For me, a visit to Bayern isn’t complete without a trip to the city of my birth and where I had my first law job after law school. This time it would be a bit tricky, since the Deutsche Bahn was going on strike every other day, or so it seemed. Luckily, my cousin’s wife was heading into Munich* one of the days I wanted to visit, so she dropped me off at the Donnersbergerbrücke before heading off to the Kunsthalle. The S-/U-Bahn was running that day, so I took it to the Hauptbahnhof.
I then walked to the Hugendubel off of Marienplatz.
As usual, I got a little overwhelmed by the selection, so I emailed a [virtual] friend, Katy Derbyshire for some recommendations. To my happy surprise, she replied almost immediately, and I picked up Im Kopf von Bruno Schulz and Johnny und Jean, as well as a book I’d been looking for for awhile, Sendlinger G’schichten by Sigi Sommer. Purchases safely in my backpack, I made my way over to the Jewish Museum for two exhibits recommended by the Sueddeutsche:
I was actually a little surprised I got to see the second one, since it wasn’t supposed to start until that evening. Both exhibits were pretty intense. Inside the museum, I saw someone who looked an aweful like Munich’s former mayor, Christian Ude.
An hour and a half later, it was time to meetup with Ken McBeth Knowles at the Ladencafé Marais. I was a little apprehensive, since I had never met him in person before, only through twitter and google+. I needn’t have worried, as he and his friend Elaine were warm, interesting, and entertaining companions. I had a blast and learned a lot. After a leasurely cake and coffee, I hurried over to the Lenbachhaus, my absolute favorite museum, in order to reacquaint myself with my favorite artist, August Macke. There is also a fun portrait of one of my favorite authors, Oskar Maria Graf by Georg Schrimpf that I wanted to see in person.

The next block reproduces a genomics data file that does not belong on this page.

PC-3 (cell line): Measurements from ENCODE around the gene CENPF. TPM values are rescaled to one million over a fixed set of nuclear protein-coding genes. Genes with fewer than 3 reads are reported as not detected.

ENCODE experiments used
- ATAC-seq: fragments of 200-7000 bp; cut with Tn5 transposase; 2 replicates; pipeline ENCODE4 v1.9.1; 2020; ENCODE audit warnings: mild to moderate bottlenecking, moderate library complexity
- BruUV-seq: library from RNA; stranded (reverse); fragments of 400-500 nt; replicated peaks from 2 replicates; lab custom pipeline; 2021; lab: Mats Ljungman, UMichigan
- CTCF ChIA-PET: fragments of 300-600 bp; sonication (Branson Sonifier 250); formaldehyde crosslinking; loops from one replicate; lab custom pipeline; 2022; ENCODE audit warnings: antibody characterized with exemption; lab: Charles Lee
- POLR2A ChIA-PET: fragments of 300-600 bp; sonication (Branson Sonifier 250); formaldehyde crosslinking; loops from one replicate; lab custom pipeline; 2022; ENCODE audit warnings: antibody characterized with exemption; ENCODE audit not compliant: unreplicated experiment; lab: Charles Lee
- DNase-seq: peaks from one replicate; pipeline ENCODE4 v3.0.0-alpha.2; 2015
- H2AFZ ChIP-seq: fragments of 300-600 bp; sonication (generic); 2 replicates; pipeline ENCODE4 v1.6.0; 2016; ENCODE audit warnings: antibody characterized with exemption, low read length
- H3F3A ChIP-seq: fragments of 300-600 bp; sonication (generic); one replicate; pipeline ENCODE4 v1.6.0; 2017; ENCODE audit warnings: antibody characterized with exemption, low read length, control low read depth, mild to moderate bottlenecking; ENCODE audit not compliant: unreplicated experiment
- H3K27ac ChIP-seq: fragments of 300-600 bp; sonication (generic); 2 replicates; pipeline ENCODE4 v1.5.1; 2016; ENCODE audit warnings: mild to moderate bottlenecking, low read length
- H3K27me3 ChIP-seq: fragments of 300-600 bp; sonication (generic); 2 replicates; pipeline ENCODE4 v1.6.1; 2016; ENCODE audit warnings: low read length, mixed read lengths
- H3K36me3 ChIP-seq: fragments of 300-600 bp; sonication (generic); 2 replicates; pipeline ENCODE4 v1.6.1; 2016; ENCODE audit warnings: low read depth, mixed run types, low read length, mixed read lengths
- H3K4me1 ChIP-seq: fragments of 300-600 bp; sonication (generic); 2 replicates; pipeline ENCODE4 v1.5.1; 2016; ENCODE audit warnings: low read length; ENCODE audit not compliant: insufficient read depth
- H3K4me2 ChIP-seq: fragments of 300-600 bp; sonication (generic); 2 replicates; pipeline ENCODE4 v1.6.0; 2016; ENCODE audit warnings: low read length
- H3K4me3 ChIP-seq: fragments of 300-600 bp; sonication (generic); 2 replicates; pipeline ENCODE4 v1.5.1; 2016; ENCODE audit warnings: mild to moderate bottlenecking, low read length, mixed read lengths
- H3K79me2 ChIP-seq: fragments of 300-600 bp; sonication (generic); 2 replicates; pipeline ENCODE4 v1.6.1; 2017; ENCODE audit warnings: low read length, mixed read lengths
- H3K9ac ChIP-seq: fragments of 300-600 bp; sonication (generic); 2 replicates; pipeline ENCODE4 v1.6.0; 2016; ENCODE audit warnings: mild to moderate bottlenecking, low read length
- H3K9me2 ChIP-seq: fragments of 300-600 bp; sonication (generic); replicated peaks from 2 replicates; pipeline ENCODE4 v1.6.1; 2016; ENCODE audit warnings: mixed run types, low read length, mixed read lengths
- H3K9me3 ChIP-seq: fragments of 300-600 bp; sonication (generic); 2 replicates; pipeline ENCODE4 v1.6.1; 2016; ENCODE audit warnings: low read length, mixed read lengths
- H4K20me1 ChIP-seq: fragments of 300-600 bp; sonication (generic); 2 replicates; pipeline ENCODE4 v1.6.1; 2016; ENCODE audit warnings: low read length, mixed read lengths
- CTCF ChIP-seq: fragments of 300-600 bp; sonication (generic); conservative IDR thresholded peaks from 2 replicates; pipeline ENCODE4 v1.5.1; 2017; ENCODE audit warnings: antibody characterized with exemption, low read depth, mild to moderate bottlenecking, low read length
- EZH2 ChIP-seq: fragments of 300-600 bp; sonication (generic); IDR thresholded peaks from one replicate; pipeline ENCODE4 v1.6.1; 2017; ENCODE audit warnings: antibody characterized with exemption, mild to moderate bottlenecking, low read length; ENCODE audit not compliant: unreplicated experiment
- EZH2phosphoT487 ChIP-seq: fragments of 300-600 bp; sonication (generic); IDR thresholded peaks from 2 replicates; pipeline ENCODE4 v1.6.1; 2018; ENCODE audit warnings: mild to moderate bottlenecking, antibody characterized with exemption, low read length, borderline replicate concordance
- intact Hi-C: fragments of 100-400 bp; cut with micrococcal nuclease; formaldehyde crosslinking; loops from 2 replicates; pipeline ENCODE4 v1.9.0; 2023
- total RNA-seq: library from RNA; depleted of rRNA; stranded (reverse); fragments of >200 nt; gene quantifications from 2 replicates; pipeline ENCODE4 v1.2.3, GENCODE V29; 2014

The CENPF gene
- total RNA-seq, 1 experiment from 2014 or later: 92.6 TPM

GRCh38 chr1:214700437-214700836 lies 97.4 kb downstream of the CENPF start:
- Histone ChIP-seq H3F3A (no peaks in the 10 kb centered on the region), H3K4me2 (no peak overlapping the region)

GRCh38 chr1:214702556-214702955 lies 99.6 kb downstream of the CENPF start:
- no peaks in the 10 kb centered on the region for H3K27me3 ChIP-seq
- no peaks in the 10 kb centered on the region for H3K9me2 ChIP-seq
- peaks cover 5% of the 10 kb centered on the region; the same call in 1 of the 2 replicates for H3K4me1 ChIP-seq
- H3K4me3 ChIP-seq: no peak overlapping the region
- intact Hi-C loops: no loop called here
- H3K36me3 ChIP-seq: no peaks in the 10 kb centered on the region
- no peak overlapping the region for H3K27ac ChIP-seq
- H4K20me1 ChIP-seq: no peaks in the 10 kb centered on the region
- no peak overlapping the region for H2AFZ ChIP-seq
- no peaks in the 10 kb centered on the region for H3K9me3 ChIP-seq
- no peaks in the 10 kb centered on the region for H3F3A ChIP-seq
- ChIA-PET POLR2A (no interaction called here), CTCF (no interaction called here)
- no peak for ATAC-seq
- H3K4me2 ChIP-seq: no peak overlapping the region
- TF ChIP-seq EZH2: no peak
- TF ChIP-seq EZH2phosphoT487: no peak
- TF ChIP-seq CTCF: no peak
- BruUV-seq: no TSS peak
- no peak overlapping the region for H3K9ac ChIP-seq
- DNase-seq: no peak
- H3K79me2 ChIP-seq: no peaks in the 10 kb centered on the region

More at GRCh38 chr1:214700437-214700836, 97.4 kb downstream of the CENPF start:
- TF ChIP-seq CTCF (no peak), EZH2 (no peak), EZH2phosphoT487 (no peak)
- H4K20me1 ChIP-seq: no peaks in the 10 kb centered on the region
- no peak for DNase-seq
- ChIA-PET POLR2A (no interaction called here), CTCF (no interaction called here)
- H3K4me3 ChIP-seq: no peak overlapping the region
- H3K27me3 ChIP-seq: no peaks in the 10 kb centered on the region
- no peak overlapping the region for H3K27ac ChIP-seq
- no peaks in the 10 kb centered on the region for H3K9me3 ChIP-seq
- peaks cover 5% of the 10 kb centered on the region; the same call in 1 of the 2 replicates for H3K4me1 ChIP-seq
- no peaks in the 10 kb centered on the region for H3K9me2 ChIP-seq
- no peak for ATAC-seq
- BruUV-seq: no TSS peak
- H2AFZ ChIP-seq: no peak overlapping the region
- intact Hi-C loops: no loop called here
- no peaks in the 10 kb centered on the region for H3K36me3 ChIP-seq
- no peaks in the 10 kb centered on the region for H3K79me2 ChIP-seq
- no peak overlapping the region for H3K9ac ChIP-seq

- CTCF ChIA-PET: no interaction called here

A couple of hours later, it was time for dinner. I headed off to the Weisses Brauhaus in Tal, although I did stop off first at the TSV 1860 fan shop to pick up a winter hat, especially since we are supposed to have a very cold winter here in Baltimore this year.
It was still relatively warm in Munich, so I sat outside. I couldn’t decide what kind of meat to eat, so I ordered a 3-fer: 2 cuts of pork and a cut of beef. It went well with the Aventinus and the Sendlinger Stories of Sigi Sommer.
After dinner, I caught the 20:35 train from Munich. According to my fitbit, I walked 13 miles that day.
* She was helping to set up the Munich Rococo from Asam to Günther exhibit.